While security admins struggle to address the significant risks from unpatched vulnerabilities, adversaries are becoming more advanced and finding new ways to exploit security flaws. Cybercriminal groups usually search for unpatched vulnerabilities to exploit and compromise the targeted devices. And they continue to trade information on security vulnerabilities and exploits on various darknet forums.
Vulnerability Industry on Dark Web
As per a report from Digital Shadows, several cybercriminal groups and state-sponsored actors are increasingly willing to purchase information on vulnerabilities and exploits from various cybercrime affiliates on the dark web. The market for zero-day vulnerabilities is reportedly high as many ransomware operators are interested in buying them. Digital Shadows claim that the price range of zero-day flaws could go up to $10 million.
“This environment is bursting with a variety of widespread actors who boast a whole range of technical expertise and motives. The technical discussions of this eclectic underground cohort have actually contributed to a pretty cohesive, crowd-sourced body of knowledge about vulnerabilities and exploits. The top of the cybercriminal pyramid is represented by the market for zero-days. This market is an extremely expensive and competitive one, and it’s usually been a prerogative of state-sponsored threat groups,” the researchers said in the report.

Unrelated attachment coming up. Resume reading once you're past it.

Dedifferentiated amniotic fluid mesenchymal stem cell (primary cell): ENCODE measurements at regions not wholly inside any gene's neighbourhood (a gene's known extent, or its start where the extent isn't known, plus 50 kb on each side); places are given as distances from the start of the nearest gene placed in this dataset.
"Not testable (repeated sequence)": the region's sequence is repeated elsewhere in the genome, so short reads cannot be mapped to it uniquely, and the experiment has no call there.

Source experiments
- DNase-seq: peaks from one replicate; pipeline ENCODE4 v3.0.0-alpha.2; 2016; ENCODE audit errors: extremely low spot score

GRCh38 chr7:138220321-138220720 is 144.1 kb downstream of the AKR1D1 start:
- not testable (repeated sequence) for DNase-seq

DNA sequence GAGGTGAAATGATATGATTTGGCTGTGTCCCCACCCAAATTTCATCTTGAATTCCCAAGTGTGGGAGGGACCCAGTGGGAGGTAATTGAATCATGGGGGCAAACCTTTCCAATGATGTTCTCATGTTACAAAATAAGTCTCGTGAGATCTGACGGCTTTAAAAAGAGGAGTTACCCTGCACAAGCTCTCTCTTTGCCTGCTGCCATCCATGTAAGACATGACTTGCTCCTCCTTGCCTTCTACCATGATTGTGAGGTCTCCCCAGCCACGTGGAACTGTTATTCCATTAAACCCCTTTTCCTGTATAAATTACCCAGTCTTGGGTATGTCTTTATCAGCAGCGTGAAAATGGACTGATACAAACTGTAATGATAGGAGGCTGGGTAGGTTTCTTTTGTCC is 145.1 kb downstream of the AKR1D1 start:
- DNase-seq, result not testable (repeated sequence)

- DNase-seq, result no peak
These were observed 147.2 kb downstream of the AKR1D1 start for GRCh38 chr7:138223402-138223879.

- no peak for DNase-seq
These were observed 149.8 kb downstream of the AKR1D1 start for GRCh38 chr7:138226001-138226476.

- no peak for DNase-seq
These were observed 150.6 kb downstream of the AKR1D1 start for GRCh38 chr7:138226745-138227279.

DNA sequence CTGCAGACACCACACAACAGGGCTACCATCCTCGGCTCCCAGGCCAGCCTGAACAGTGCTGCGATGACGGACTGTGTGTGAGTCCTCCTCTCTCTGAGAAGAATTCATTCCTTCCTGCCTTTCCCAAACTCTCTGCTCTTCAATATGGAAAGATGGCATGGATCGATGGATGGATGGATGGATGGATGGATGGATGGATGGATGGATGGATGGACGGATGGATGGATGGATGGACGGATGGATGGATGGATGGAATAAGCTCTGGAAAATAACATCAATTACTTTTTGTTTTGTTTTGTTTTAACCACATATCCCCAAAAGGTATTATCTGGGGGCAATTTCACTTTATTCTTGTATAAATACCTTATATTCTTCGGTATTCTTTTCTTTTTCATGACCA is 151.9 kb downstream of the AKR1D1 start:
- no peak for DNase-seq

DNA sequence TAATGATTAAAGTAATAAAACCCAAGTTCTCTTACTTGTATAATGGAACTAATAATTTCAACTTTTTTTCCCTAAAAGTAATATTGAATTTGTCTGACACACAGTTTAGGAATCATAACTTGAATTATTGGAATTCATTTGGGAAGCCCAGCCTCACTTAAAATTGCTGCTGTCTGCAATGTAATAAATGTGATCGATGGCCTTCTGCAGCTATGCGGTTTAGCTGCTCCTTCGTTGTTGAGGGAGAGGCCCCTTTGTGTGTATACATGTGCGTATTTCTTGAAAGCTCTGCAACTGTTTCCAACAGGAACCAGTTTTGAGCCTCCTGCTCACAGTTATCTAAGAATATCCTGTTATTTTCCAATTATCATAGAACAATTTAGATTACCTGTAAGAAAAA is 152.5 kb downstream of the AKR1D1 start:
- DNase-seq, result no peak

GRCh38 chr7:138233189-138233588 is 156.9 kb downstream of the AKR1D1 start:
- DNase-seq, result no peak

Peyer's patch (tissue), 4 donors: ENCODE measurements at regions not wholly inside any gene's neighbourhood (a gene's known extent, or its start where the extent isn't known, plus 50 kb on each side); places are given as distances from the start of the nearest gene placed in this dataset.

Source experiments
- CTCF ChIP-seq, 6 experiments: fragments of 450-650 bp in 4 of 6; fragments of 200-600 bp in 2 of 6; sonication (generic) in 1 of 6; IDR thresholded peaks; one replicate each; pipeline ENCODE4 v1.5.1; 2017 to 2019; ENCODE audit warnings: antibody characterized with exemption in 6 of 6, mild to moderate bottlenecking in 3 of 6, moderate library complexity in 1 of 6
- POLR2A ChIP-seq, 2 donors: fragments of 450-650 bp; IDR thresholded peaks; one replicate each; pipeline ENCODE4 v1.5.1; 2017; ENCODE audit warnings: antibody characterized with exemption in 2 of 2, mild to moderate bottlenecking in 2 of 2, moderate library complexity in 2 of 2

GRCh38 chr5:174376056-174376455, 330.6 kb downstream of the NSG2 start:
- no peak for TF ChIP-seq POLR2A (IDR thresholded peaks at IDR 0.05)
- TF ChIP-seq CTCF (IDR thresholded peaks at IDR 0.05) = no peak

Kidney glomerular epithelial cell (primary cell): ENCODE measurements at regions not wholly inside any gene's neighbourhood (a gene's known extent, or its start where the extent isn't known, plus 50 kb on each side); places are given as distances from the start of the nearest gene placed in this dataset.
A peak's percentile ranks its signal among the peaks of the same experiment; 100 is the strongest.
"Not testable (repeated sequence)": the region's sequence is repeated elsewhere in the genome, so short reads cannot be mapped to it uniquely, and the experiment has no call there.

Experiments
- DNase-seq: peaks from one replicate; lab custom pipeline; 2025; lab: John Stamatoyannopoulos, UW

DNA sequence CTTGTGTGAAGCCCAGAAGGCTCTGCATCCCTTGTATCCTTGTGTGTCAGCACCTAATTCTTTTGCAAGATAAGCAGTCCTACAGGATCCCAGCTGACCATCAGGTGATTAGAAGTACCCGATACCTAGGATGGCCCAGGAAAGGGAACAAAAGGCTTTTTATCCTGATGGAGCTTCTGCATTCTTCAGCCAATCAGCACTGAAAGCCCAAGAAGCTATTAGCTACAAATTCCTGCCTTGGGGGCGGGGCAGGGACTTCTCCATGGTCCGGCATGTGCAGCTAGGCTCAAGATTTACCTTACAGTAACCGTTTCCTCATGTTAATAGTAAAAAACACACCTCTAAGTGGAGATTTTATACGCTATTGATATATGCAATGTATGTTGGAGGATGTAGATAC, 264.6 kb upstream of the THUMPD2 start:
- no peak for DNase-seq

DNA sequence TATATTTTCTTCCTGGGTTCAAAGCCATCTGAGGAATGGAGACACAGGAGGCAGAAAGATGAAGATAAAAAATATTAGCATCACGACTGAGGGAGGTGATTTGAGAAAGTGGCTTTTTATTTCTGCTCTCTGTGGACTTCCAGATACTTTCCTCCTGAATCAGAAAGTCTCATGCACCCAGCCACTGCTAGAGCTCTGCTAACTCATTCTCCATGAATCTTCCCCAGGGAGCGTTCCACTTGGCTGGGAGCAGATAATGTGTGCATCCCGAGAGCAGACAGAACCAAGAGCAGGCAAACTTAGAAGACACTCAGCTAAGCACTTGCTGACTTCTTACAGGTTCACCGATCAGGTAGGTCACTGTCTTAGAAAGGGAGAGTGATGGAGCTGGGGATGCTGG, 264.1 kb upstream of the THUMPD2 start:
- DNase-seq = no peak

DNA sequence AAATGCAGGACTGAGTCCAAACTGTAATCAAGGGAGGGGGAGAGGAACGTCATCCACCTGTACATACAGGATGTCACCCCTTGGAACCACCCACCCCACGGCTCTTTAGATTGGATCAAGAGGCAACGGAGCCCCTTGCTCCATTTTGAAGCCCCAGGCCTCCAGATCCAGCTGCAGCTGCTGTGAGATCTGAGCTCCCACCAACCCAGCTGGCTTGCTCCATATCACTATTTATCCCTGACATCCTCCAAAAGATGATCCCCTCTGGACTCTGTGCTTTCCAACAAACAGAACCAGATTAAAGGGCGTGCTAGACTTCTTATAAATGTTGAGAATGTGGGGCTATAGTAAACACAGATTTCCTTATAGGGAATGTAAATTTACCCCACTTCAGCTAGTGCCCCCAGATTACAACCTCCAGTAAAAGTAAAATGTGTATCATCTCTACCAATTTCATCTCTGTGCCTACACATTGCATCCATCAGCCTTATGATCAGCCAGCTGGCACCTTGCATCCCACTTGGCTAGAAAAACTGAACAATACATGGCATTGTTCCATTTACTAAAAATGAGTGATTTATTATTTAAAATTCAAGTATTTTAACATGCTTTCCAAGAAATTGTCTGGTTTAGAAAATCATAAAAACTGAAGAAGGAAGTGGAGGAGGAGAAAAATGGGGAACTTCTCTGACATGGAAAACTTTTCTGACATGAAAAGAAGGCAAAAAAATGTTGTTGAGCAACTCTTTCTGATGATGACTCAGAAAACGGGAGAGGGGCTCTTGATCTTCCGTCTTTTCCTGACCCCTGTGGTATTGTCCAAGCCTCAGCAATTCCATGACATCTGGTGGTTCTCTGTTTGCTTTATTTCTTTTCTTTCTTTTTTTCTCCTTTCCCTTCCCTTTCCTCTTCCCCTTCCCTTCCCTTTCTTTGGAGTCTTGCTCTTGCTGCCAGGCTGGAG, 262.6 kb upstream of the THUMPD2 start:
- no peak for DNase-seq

Exploit as a Service Model
The research also found several cybercriminals discussing ideas on the Exploit-as-a-Service business model to attract adversaries who are unwilling to spend more money. The exploit-as-a-service model allows threat actors to lease zero-day exploits to perform their criminal activities. Along with zero-day vulnerabilities, the cybercriminal community also shares insights on old vulnerabilities that have not been properly patched.
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“We don’t know how long this model will remain viable. Zero-day exploit developers can certainly generate large profits by selling to government-backed threat actors, but this process can eat up time and drive the developers to seek alternative revenue sources. And that’s when exploit-as-a-service becomes viable ― generating their desired income from various interested parties. The result? More and more financially motivated threat actors with their hands on dangerous tools,” the researchers added.
CISA’s Order on Unpatched Vulnerabilities
The threat of unpatched vulnerabilities has become one of the pressing security issues for organizations worldwide. The Cybersecurity and Infrastructure Security Agency (CISA) recently issued a Binding Operational Directive (BOD) to reduce the risk of actively exploited vulnerabilities. The new Directive, which applies to all software and hardware found on federal information systems, requires federal civilian agencies to remediate such vulnerabilities within specific timeframes.